In the ORAL Surveillance study, researchers found tofacitinib showed a higher incidence of pulmonary embolism compared with tumor necrosis factor inhibitors (TNFi) in the treatment of patients aged 50 or more years with rheumatoid arthritis and 1 or more additional cardiovascular risk factor.
A post hoc analysis attempted to identify biomarkers that explained the association between tofacitinib and venous thromboembolism (VTE) that was absent with TNFi treatment.
Increased VTE Rate With Tofacitinib Versus TNFi in RA
According to the authors, none of the 291 protein or 3 genetic biomarkers they analyzed provided a mechanistic explanation for the increased rate of VTE seen in patients who received tofacitinib, which authors noted was most prominently increased in patients who took a dose of 10 mg twice daily.
The ORAL Surveillance study was a prospective, open-label safety study that randomized 4362 patients 1:1:1 to twice-daily tofacitinib 5 mg or 10 mg, or a TNFi. Markers were reviewed in serum samples from baseline, 12 months, and the study’s end.
Of the 294 exploratory biomarkers, 79 had a role inflammation, coagulation, vascular biology, or Janus kinase signalling, the authors noted. A total of 285 participants were reviewed, of which 57 had VTE events and 228 were matched controls. D-dimer levels were also assessed in 54 VTE cases and 3678 controls.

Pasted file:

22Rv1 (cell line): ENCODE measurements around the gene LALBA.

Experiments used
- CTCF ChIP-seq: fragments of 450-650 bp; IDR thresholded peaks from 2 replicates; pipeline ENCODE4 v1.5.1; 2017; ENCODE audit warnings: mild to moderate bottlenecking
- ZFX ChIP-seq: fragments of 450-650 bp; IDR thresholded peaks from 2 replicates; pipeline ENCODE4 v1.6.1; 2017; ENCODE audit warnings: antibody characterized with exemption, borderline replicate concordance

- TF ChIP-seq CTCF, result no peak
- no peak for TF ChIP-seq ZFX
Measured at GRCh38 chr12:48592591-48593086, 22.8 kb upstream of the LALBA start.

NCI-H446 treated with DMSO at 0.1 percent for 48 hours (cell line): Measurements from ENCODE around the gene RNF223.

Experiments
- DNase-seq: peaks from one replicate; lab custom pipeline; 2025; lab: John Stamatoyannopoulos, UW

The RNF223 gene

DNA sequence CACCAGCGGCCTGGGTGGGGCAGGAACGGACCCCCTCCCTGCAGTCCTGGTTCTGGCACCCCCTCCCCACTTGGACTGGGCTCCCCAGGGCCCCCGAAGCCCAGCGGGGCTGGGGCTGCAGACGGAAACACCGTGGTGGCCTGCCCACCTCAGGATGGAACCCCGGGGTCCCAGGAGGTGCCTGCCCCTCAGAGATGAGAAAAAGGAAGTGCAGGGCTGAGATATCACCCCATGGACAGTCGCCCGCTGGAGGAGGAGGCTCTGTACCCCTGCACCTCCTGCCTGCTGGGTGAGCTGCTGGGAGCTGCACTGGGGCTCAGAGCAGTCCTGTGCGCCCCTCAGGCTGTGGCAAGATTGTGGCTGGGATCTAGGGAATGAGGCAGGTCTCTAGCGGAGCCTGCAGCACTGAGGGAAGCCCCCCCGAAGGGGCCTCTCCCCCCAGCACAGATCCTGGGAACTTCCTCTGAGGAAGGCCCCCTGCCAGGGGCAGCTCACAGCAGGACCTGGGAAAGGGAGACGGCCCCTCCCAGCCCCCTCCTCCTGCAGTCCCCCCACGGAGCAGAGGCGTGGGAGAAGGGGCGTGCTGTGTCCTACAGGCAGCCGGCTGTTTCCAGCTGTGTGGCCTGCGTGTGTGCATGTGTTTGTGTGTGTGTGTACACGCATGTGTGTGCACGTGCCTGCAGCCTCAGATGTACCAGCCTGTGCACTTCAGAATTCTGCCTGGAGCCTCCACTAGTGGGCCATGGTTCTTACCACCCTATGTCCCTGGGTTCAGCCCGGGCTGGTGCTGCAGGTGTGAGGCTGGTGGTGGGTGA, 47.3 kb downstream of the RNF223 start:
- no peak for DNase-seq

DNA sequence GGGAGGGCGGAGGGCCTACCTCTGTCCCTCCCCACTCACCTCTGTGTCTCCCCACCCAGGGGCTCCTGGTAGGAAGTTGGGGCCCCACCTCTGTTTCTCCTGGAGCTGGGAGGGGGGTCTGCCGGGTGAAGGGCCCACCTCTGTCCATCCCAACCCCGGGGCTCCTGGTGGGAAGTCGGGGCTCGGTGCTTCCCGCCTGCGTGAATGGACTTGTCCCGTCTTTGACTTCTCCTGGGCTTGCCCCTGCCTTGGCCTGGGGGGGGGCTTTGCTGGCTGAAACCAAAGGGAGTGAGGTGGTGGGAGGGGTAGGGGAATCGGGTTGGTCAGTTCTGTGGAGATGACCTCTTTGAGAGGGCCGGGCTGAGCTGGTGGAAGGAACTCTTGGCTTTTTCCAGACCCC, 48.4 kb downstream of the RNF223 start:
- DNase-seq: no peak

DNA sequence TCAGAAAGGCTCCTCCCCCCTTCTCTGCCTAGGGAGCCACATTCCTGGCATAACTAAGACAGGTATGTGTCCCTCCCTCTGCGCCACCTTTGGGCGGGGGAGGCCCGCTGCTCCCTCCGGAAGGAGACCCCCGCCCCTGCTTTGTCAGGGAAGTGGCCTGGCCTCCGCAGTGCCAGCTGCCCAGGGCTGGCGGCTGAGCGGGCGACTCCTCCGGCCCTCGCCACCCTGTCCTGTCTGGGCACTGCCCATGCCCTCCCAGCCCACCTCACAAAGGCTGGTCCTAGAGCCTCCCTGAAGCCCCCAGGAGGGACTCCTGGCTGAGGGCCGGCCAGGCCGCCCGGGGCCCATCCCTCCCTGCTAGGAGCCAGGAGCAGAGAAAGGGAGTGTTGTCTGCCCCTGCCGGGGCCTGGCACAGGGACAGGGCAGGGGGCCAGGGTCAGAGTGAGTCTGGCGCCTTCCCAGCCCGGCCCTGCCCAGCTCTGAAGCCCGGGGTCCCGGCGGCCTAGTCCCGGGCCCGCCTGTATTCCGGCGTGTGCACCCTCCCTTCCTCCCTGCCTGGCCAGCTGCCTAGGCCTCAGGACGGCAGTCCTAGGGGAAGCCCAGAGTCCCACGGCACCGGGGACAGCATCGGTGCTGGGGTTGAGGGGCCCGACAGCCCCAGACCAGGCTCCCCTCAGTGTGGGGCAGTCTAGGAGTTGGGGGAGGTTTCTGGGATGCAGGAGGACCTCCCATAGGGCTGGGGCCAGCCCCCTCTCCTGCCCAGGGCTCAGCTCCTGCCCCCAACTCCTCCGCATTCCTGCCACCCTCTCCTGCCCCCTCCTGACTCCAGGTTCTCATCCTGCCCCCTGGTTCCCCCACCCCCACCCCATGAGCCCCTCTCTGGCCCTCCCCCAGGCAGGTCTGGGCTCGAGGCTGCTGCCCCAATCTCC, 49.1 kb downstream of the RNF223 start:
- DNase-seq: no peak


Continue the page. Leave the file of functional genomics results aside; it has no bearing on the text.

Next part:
According to the researchers, none of the biomarkers showed a clear mechanistic association with the increased VTE risk in patients receiving tofacitinib versus those receiving TNFi; however, the authors did find that D-dimer levels at month 12 were positively associated with risk for subsequent VTE in both of the tofacitinib treatment groups.
Ultimately, the investigators suggested “individual VTE risk should be considered when making decisions about initiation or maintenance of tofacitinib treatment,” and advised that “the decision to monitor D-dimer levels should be made by clinicians on an individual patient basis…”
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